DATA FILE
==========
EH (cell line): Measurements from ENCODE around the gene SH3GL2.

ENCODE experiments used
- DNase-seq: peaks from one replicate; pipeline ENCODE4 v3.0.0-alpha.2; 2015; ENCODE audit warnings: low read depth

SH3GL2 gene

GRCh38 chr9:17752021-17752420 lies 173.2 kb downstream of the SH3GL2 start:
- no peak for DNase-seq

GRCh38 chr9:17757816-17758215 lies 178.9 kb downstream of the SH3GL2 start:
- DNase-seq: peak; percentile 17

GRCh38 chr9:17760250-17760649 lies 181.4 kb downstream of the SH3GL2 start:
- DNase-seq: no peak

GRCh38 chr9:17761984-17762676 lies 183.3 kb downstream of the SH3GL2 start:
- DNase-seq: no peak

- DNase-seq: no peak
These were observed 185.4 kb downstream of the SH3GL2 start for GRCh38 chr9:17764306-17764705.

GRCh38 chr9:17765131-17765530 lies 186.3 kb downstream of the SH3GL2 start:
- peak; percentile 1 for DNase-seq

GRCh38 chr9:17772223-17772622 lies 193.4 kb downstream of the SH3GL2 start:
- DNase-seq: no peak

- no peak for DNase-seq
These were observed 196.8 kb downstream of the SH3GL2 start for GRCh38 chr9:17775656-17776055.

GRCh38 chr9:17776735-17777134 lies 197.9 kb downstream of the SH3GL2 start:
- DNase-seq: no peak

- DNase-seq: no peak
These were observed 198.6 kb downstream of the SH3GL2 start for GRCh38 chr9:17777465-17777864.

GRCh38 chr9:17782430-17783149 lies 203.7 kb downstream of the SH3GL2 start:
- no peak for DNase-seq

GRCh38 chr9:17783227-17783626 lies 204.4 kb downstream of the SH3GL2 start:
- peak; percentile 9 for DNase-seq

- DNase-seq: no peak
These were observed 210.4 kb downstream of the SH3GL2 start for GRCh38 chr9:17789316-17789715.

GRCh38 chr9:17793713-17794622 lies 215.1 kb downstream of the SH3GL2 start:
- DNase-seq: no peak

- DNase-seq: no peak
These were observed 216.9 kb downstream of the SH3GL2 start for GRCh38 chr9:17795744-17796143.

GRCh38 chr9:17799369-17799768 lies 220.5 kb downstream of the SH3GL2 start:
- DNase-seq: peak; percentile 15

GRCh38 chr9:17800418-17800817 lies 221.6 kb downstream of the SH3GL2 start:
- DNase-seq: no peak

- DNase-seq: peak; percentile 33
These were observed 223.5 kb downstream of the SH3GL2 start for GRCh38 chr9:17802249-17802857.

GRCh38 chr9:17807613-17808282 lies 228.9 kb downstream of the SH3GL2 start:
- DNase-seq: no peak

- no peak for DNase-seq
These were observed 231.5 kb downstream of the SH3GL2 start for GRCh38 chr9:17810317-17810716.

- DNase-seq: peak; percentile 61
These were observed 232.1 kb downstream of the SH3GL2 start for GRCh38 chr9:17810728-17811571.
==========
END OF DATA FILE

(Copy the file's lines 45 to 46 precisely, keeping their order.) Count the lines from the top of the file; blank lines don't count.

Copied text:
- DNase-seq: peak; percentile 61
These were observed 232.1 kb downstream of the SH3GL2 start for GRCh38 chr9:17810728-17811571.